| After taking the softer route without success in Vedham, where he worked hard at uniting an
estranged couple, Arjun returns to directing the kind of movie that suits his 'Action King' sobriquet. Based on a Telugu super-hit
Narasimha Naidu, that broke all kinds of box-office records in A.P, Ezhumalai is packed with violence,
glamor and sentiments - all ingredients needed for box-office success. But the story itself is an age-old revenge tale that offers nothing
new and so, the proceedings are predictable, most of the time.
Ezhumalai(Arjun) leads a peaceful life as a dance master in the village. Anjali(Gajala) falls in love with him before learning that
he has a son and that his wife Lakshmi(Simran) is dead. She now wishes to marry him but faces competition from Lakshmi's sister
Sandhya(Mumtaz), who also wishes to wed Ezhumalai. Anjali is the daughter of Nagalingam(Ashish Vidyarthi) from a neighboring
village. When she reveals this fact to Ezhumalai, she learns that Ezhumalai and her father are sworn enemies and that it was her father
who had killed Lakshmi.
The initial sequence, with the families in the village sending their sons to form an army that will fight injustice, starts the
movie off on a different note. So it is unfortunate that this portion then has scarcely any importance in the movie. A single scene where
the army of young men fights the goondas is the only instance where this is brought up again. They are nowhere to be seen even when
Ashish Vidyarthi wrecks vengeance on Arjun's family. The rest of the time, we only see Arjun as a one-man army, single-handedly
vanquishing his enemies. Ofcourse, as is expected in an Arjun movie, the stunt sequences are well choreographed and the chase
sequence, where the villains go after the train is well-filmed. Arjun even manages to incorporate the 'double kick' shot from the
Jet-Li starrer The One without making it seem too ridiculous.
Inspite of the presence of three heroines, the romance in the movie is rather muted. The affections of both Gajala and Mumtaz towards
Arjun are one-sided while Arjun and Simran get married without any pre-marital romance. So instead of any nice romances, we get
awkwardly inserted song sequences with lots of glamour. Mumtaz's trick to confuse Arjun is a little funny initially but raises few laughs
since her actions are impractical in our society and appear to go way over the line. But there is an abundance of other sentiments in the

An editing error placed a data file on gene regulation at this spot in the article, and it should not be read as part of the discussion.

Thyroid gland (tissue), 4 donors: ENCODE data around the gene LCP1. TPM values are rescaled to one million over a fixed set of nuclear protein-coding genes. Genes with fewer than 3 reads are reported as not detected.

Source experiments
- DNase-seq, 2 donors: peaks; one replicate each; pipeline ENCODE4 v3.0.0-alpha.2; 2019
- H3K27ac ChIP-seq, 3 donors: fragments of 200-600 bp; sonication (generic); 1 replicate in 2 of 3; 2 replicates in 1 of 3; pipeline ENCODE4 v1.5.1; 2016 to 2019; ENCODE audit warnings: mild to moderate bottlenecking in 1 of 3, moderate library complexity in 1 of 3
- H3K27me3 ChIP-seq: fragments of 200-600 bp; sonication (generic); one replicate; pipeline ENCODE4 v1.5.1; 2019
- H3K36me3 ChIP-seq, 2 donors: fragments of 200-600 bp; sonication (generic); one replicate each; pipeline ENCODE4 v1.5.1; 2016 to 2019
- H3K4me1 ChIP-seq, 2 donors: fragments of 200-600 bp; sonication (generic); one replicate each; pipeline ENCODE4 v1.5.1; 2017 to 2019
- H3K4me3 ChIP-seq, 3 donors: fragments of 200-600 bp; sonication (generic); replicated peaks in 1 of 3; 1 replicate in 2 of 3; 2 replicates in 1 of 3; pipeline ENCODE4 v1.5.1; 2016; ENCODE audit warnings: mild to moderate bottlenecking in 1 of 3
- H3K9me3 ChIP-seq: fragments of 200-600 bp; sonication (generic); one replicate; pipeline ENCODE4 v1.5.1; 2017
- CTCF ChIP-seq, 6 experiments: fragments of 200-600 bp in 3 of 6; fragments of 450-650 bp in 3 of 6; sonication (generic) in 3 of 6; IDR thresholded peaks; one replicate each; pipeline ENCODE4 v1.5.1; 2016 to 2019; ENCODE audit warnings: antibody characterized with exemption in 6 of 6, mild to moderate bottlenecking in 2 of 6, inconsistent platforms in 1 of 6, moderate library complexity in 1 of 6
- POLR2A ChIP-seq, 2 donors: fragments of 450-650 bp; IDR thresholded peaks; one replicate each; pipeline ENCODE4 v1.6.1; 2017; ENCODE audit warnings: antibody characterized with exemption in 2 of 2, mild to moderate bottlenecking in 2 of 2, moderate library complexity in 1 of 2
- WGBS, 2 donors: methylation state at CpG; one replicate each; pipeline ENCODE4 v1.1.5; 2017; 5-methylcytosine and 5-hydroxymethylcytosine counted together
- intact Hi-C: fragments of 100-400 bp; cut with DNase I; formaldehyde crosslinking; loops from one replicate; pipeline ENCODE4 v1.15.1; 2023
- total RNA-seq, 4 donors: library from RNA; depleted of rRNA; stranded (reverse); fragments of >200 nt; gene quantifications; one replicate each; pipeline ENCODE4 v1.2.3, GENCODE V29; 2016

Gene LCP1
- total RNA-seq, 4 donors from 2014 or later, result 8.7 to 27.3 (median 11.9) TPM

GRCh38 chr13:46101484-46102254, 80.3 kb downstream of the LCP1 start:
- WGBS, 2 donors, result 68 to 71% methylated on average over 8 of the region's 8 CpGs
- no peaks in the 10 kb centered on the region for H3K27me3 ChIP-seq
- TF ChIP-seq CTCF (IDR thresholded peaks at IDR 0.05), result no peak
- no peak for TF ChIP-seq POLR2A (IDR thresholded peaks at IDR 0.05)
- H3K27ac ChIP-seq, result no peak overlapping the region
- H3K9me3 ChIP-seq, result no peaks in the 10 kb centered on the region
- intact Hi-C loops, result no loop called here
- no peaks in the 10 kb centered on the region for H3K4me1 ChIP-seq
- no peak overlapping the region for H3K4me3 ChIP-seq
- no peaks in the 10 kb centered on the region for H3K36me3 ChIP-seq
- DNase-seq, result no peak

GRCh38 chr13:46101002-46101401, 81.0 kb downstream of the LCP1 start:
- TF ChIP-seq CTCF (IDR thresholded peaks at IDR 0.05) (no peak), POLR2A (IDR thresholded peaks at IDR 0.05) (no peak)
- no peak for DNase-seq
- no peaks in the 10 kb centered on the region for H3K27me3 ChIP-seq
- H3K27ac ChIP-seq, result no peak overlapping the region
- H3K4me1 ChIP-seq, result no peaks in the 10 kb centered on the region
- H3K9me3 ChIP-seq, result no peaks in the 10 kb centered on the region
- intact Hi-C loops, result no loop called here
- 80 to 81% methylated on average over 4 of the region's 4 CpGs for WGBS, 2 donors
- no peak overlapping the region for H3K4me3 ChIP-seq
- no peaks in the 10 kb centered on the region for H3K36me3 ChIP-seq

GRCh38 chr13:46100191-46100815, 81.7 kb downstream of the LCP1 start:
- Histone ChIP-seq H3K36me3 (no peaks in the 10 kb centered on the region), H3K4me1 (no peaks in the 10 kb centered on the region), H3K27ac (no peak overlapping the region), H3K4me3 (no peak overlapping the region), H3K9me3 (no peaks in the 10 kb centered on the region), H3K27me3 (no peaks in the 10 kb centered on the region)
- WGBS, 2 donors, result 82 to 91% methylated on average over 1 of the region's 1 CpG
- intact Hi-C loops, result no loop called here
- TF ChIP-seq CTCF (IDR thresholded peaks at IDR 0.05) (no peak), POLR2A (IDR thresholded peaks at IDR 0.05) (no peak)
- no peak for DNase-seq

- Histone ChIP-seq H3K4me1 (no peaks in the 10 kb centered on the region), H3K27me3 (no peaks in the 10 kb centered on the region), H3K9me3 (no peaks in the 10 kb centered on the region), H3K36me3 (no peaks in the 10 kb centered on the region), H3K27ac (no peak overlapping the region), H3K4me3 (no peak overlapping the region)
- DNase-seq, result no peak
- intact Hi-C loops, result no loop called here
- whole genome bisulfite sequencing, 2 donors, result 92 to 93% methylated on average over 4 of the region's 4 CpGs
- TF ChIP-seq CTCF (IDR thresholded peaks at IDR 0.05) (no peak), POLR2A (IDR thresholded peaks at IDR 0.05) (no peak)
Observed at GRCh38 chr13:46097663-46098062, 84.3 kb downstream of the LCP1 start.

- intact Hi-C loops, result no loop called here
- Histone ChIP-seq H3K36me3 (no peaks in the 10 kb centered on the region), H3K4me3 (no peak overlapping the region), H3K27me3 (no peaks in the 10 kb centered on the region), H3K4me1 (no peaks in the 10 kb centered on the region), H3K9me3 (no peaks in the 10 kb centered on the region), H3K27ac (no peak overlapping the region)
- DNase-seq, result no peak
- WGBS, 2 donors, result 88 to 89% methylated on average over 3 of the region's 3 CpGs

movie though. The entire sequence with Arjun's brother appears quite disjoint and Arjun comes off looking more stupid than
naieve as he never understands his brothers' attitudes towards him.
But the weakpoints of the movie are definitely the old story and the uninspiring screenplay that does nothing to treat the story in
a new manner. Barring the concept of the 'village army', the story does not contain a single original idea. The concept of the hero
living anonymously to hide his violent past has been seen several times before and Arjun fails to introduce anything novel here.
Even cliches which I had thought were dead, like the villain's daughter falling in love with the hero, are brought back to life! From first
frame to last, there is not a single sequence where one cannot predict what is going to happen next. The only moment of real
suspense in the entire movie happens when Ashish Vidyarthi's goons go after Arjun's son, Simran has hidden(in a rather
idiotic manner, I think).
Though the director in him leaves a lot to be desired, Arjun acquits himself creditably as an actor. Simran looks uncharacteristically
pale and disinterested and gets only a single sequence(where she lets go at her husband's brothers) to display the actress in her.
Gajala and Mumtaj compete with each other in providing glamour and Gajala wins the battle on account of her better figure(that
doesnt make all dresses look vulgar). Ashish Vidyarthi, the villain of the day in Kodambakkam, looks threatening but otherwise
does everything required of a routine villain. Manisharma's tunes are catchy but the song sequences are quite unimaginative.